Addiction is Selfish, and So Is Recovery
A few days ago a good friend of mine, Leah, asked for my opinion on a situation she was having with a friend of hers, Sarah. Leah was struggling to stay clean and sober, but recently, she recommitted to substance abuse recovery. Leah wanted to help her friend with a history of drug abuse, who is on methadone, so she has been driving Sarah to the methadone clinic three days a week. Unfortunately, Sarah recently started using drugs again and is pressuring Leah for drug contacts and even to drive her to drug deals. Leah decided she needed space from Sarah and asked if I thought seeking temporary distance was okay.
My response -- of course! As long as Sarah is overwhelmed by her drug-seeking behavior, she is not capable of being a good friend.
It is incredibly selfish (although not at all surprising) for Sarah to ask Leah to buy drugs when she knows Leah is trying to stay clean. Sure, ideally Leah would have deleted all her drug contacts and had the confidence to say no to Sarah right away. But addiction recovery is a process and it often happens in fits and starts. I hope for her sake that Leah severs ties to drug contacts, but the fact that she hasn't yet does not mean she owes it to anybody to engage in destructive behavior.
Being Selfish in Addiction Recovery
In my experience, we recovering addicts have to be selfish in some ways. We have to put our recovery first. For Leah, certainly aiding her friend in purchasing drugs would be bad for both of them. In addition, given Sarah's drug use and disregard for Leah's well-being, I believe Leah is justified in taking a break from their friendship. If that means Sarah has to find another way to the clinic, then so be it. In the grander scheme it is more important for Leah to stay clean and sober so she can be an even bigger help to Sarah and others.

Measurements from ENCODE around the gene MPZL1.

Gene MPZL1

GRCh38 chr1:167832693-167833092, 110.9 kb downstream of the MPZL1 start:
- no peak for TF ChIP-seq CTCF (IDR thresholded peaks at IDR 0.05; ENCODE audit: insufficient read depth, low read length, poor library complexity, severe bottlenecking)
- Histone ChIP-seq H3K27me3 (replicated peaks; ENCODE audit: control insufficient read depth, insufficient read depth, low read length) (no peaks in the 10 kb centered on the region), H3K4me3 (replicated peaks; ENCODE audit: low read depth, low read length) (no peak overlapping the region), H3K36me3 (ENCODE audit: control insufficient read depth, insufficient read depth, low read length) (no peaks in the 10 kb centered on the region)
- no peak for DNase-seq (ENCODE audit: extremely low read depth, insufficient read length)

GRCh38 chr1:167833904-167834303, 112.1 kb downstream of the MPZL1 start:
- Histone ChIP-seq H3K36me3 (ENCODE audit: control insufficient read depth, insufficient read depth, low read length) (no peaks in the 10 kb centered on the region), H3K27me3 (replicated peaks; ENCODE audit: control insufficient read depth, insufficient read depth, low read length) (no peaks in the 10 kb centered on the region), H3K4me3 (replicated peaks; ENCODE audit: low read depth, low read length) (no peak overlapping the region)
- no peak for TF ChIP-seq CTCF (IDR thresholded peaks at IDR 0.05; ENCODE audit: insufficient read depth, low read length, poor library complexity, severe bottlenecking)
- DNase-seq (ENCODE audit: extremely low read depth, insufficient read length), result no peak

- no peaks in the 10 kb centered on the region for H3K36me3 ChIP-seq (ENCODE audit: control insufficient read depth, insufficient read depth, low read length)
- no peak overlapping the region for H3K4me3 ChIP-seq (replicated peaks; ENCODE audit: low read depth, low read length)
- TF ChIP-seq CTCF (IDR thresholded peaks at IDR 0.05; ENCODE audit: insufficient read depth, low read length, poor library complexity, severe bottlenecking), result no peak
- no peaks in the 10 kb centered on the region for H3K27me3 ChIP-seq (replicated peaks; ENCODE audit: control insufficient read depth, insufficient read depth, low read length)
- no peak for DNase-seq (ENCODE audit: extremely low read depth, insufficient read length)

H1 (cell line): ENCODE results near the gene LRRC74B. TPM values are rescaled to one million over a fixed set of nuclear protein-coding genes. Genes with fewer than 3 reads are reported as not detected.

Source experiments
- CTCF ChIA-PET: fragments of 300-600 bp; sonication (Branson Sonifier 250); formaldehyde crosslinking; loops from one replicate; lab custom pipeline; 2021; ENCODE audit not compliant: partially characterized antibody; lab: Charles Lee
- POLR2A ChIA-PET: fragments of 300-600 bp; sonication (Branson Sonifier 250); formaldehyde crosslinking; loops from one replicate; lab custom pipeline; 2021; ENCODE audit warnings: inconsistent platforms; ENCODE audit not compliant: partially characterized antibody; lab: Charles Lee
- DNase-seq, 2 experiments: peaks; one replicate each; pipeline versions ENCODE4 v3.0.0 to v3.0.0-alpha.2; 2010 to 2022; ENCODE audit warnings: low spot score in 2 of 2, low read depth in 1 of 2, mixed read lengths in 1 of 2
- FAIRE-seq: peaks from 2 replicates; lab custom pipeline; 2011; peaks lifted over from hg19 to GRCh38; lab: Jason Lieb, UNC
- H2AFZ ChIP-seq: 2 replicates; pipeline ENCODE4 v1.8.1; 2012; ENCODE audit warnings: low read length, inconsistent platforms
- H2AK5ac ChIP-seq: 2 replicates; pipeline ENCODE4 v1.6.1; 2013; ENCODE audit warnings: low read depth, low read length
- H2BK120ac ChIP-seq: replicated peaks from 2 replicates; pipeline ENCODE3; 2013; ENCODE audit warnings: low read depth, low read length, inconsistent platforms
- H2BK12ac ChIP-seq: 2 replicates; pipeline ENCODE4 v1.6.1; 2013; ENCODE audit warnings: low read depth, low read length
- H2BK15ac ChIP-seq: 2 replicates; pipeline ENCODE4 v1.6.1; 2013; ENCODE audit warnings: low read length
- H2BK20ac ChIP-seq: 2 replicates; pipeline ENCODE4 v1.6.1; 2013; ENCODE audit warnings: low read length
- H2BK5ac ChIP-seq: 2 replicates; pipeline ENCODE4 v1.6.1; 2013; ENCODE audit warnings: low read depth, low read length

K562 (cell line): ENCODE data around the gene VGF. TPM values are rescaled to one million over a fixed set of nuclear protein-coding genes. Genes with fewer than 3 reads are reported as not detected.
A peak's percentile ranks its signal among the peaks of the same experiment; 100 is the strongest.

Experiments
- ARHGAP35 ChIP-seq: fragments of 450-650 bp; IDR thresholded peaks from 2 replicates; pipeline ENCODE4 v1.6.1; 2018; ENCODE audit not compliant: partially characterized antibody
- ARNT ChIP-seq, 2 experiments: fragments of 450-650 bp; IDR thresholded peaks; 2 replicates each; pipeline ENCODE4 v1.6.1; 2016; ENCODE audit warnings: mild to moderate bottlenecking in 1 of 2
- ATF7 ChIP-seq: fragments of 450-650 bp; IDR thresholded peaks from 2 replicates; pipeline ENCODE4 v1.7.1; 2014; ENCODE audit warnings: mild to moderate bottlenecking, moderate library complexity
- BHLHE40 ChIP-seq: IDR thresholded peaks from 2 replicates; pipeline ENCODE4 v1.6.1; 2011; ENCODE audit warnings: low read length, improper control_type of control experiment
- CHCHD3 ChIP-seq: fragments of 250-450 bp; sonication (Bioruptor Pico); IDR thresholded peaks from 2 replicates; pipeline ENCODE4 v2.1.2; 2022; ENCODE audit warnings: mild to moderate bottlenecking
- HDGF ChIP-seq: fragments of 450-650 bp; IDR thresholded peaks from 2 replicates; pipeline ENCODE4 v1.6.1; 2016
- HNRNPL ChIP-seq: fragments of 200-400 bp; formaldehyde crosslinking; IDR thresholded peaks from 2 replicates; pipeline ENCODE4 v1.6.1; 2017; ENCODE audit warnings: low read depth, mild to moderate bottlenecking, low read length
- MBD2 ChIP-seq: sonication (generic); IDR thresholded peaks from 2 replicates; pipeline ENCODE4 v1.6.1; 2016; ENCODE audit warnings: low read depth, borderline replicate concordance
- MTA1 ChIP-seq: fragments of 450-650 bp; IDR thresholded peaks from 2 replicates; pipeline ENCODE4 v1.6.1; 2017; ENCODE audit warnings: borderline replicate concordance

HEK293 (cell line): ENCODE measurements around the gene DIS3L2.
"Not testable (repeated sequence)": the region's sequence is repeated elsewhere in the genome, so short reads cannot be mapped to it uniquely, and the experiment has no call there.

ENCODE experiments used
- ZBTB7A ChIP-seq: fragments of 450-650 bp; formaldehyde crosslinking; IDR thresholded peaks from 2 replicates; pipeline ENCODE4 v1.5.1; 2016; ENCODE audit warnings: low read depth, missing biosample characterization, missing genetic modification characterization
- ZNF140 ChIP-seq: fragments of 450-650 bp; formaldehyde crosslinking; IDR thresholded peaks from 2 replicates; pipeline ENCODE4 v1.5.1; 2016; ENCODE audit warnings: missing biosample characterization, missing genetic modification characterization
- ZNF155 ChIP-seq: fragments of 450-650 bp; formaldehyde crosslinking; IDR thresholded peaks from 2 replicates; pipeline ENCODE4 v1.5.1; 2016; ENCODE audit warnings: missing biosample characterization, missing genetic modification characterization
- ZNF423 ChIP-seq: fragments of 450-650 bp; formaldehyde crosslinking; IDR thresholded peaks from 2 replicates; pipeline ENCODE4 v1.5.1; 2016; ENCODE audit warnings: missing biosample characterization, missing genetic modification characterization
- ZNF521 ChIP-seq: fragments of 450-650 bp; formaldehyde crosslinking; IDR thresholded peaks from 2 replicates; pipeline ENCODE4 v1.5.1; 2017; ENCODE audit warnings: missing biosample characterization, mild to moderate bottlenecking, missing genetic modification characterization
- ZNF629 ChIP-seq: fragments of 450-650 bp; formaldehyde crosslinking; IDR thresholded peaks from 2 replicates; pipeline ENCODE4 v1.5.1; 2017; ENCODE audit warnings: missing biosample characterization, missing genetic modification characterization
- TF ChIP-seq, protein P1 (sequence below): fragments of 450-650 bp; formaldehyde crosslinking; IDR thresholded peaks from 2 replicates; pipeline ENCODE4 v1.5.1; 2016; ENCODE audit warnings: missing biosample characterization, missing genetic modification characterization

Putting Sobriety First Sometimes Means Saying "No"
Personally, I don't mess around with things I find triggering. It amazes me when I hear fellow addicts in recovery talk about bringing wine as a gift or being responsible for drinks at a party or holiday. I don't know why anyone in recovery would want to do this, except perhaps it makes them feel non-alcoholic. I'm not judging anyone for this; the pressure to feel "normal" in society is tremendous. I've had to develop a certain protective confidence to say "no."
I have turned down many invitations to go out for drinks after work. I've been accused of never going to events I'm invited to by co-workers. But I am not antisocial. I frequently attend events where others are drinking. I just don't attend events where getting intoxicated is the main draw.
If someone asked me to pick up alcohol for a get-together, I would politely tell them I could not. Similarly, I do not keep alcohol in my house and when I have people over for movies or barbecues I don't supply alcohol. Honestly, the way I figure it, if a friend of mine does not want to hang out with me without being intoxicated, then we probably don't have much in common. If you can't tolerate a party that's alcohol free, that's really your problem, not mine. It might be selfish, but it's an attitude I feel I have to take.
Lesley, K. (2014, August 25). Addiction is Selfish, and So Is Recovery, HealthyPlace. Retrieved on 2019, July 19 from https://www.healthyplace.com/blogs/debunkingaddiction/2014/08/addiction-is-selfish-and-so-is-recovery
Author: Kira Lesley
There is a big difference between going to dinner and someone ordering wine and going to bar to spend the evening.